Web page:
Three other legal challenges to the student debt relief program are still pending in court.

The first one, Arizona vs. Biden, takes a slightly different approach than the Nebraska trial. Led by Arizona Attorney General Mark Brnovich, the lawsuit makes three allegations of injury. He says the state will lose tax revenue because student debt cancellation cannot be enforced until 2025; the program will increase inflation, which harms the state’s economy; and recruitment for government jobs will be penalized by the devaluation of the civil service loan cancellation program. Arizona has not sought a temporary injunction, and court hearings in the case have yet to begin.

A libertarian think tank also says it will be harmed by the one-time weakening of student loan debt relief from the Civil Service Loan Forgiveness Program, which will make it more difficult to hire employees who would be eligible. The defendants in Cato Institute v. US Department of Education were served last week and hearings are expected to begin soon.

Finally, in Brown v. US Department of Educationtwo Texas borrowers – an applicant with non-federally held FFEL loans and an applicant who did not receive a Pell grant – say the debt relief plan should be canceled because it did not not required a “notice-and-comment period” as required by the Administrative Procedure Act. The case began hearings this week.

How does the White House legally defend the one-time student debt relief program?

The Department of Education argues that its unique student debt relief plan is protected by the Higher Education Relief Opportunities for Students Act 2003, also known as the HEROES Act. This act authorizes the Secretary of Education to change any regulations relating to any student financial assistance program for Americans who “have suffered direct economic hardship as a direct result of war or other military operation or ‘a national emergency’.

President Joe Biden and Education Secretary Miguel Cardona stand at a podium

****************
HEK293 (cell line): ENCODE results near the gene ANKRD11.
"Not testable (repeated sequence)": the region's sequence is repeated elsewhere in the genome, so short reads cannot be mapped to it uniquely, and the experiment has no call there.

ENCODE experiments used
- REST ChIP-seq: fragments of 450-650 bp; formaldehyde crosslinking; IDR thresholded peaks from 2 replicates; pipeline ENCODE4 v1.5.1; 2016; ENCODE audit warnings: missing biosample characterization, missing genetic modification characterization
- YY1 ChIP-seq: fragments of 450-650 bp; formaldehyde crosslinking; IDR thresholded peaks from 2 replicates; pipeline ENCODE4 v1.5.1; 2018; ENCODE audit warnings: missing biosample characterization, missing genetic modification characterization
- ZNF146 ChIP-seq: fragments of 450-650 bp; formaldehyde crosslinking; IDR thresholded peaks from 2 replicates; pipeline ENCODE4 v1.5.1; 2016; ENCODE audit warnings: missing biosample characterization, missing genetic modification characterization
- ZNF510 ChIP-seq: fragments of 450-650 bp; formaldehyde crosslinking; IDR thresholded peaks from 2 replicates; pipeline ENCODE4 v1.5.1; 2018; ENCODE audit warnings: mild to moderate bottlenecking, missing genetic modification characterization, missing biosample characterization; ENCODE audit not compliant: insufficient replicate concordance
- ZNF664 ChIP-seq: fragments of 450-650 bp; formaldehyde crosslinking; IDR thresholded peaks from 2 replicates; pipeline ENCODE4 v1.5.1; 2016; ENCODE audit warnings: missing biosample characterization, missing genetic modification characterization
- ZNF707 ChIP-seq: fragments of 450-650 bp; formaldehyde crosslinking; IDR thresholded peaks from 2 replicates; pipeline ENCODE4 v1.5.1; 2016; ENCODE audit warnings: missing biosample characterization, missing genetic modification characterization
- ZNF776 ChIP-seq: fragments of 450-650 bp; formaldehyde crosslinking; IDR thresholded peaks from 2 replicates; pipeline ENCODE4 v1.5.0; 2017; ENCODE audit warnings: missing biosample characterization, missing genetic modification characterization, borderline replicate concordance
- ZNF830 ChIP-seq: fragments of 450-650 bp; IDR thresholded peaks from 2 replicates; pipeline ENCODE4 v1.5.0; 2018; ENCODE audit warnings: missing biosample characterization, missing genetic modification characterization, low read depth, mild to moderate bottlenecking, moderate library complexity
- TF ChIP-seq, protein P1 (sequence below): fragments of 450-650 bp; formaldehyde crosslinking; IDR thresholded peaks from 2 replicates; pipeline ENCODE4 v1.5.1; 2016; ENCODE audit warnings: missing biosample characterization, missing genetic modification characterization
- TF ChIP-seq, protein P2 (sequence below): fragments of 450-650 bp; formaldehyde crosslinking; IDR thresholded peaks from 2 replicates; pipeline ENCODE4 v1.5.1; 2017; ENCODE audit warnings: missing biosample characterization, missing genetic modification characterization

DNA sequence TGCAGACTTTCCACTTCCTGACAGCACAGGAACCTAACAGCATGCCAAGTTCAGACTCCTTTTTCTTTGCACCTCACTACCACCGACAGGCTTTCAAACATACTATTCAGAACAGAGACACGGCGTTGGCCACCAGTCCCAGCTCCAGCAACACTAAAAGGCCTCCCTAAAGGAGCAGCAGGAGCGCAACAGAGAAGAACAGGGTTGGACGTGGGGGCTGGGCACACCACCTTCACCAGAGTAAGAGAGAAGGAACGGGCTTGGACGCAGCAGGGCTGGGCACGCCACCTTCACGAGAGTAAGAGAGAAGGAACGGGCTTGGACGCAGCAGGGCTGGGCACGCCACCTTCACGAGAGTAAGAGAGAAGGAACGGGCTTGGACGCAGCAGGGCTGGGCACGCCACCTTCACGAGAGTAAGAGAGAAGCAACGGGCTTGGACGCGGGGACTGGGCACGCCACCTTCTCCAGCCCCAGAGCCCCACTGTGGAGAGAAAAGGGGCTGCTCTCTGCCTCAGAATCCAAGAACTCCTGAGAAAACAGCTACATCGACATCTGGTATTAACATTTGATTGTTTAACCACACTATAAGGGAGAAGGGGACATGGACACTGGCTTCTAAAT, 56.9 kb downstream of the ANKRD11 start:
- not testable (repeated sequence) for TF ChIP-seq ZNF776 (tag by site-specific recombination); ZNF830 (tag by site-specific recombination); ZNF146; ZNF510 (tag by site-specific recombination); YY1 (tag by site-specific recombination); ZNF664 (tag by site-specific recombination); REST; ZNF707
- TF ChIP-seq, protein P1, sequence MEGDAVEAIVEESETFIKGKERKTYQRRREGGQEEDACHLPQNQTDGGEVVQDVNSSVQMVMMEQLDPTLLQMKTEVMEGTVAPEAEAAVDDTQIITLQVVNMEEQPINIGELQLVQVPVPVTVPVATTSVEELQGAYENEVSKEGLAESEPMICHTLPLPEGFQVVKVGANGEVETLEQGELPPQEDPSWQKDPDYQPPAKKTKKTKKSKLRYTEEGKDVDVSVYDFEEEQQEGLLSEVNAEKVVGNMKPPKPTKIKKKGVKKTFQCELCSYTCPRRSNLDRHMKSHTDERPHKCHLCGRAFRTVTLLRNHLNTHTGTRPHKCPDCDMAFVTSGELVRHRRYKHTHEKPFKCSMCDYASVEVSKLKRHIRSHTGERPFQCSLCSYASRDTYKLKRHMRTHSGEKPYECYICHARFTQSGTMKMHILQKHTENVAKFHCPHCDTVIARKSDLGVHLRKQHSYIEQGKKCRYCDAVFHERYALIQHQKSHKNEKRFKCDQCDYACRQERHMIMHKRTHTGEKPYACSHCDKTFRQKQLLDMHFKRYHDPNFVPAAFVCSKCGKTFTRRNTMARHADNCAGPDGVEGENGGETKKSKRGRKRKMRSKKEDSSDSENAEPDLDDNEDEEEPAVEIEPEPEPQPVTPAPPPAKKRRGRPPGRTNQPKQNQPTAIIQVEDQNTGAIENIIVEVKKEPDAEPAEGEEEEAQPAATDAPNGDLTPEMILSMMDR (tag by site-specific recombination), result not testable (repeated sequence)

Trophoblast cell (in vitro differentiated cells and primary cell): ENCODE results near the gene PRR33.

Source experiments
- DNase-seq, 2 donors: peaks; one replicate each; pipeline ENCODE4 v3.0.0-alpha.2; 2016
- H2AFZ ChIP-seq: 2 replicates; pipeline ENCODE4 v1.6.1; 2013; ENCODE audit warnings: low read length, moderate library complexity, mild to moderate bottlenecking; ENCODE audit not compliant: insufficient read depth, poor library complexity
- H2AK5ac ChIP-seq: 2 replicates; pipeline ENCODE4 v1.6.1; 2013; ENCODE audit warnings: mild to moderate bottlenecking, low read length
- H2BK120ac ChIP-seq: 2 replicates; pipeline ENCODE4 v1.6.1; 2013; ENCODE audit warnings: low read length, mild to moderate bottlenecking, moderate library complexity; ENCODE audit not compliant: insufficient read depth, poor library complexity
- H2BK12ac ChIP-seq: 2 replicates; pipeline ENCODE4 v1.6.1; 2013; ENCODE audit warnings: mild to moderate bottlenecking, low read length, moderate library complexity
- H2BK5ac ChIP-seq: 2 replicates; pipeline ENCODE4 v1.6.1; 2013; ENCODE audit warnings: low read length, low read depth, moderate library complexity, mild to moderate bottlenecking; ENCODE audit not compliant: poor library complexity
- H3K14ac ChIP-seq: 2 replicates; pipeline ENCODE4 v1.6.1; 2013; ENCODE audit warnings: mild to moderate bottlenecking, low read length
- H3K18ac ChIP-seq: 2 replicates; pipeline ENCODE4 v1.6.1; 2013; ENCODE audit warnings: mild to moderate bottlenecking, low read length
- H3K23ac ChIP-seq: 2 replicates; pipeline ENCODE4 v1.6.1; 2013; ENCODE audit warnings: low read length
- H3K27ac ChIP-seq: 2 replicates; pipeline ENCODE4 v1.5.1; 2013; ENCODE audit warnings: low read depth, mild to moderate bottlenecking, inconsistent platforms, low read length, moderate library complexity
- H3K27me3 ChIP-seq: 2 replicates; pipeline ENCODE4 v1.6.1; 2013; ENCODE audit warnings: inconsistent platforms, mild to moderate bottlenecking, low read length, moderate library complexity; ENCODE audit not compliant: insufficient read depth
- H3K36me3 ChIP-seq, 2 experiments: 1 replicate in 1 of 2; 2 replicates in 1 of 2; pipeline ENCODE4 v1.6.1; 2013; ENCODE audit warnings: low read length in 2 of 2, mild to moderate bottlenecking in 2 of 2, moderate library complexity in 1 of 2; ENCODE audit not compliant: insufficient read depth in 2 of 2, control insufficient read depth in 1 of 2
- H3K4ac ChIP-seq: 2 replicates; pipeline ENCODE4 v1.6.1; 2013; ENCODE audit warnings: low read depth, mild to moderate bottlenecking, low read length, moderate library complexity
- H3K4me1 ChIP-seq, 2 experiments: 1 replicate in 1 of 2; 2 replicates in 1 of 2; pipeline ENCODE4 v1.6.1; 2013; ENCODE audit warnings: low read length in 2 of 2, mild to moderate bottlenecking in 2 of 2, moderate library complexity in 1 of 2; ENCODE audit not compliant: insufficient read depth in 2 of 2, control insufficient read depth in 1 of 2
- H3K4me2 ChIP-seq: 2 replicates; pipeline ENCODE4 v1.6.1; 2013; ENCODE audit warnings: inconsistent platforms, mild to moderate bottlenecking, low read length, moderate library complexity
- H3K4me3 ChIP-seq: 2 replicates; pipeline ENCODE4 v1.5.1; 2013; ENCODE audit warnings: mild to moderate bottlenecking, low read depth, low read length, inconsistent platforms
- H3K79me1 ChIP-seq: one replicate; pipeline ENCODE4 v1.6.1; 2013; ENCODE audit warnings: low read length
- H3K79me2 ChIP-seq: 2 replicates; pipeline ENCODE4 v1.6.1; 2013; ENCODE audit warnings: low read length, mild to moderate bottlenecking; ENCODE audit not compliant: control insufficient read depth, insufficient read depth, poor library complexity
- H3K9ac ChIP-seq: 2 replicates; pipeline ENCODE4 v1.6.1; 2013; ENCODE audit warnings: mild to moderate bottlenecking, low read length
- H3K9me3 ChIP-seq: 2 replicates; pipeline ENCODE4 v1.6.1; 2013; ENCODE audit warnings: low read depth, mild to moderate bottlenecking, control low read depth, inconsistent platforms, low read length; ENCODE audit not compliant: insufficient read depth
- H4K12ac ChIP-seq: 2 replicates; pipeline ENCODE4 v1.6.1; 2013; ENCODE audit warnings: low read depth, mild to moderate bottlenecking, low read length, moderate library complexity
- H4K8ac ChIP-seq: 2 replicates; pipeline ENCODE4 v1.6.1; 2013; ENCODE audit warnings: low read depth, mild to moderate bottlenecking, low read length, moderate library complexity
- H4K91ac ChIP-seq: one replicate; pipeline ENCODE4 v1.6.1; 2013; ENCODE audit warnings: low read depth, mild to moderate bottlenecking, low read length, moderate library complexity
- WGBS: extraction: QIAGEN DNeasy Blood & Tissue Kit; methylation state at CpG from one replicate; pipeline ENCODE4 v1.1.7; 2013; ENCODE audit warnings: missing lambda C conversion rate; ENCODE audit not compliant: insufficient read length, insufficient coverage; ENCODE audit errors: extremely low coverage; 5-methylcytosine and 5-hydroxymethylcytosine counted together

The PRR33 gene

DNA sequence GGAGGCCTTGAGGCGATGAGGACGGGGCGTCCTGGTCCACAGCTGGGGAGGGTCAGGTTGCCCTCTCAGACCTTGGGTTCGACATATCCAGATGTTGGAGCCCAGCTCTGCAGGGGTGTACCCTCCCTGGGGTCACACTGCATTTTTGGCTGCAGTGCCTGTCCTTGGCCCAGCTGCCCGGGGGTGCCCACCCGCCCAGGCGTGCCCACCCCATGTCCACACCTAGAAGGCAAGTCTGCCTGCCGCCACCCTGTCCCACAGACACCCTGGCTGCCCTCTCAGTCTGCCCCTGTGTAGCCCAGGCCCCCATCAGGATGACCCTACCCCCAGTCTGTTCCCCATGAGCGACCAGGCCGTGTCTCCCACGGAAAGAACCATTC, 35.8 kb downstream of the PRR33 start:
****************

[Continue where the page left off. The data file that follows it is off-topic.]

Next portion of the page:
Biden announced his unique student debt relief plan with Education Secretary Miguel Cardona on August 24.

Washington Post/Getty Images

The White House says the COVID-19 public health emergency gives the Department of Education the legal basis to forgive student loan debt under the HEROES Act.

The United States has been in a public health emergency since the Secretary of Health and Human Services declared one due to COVID-19 on January 31, 2020. This emergency declaration has been extended several times since, most recently on October 13, 2022. .

When will the student loan debt forgiveness lawsuits be resolved?

Legal experts are divided on the impact of lawsuits on the $10,000 to $20,000 student loan debt repayment plan. Regardless, no student loan debt will be forgiven under the current plan until the Eighth Circuit Court of Appeals issues its decision on the motion for a temporary injunction.

This 11-judge federal appeals court is dominated 10-1 by Republican appointees. While arguments on the injunction motion were expected from the states and the Department of Education the week of October 24, there is no indication when the court will issue its decision.

In an interview with Time NextAdvisor, student financial aid expert Mark Kantrowitz predicts that “there will be a slight delay,” but “state attorneys general are unlikely to prevail in their appeal.” .

On Thursday, October 27, Biden went even further in an interview with NewsNation, saying, “We’re going to win this case. I think in the next two weeks you’re going to see those checks coming out.”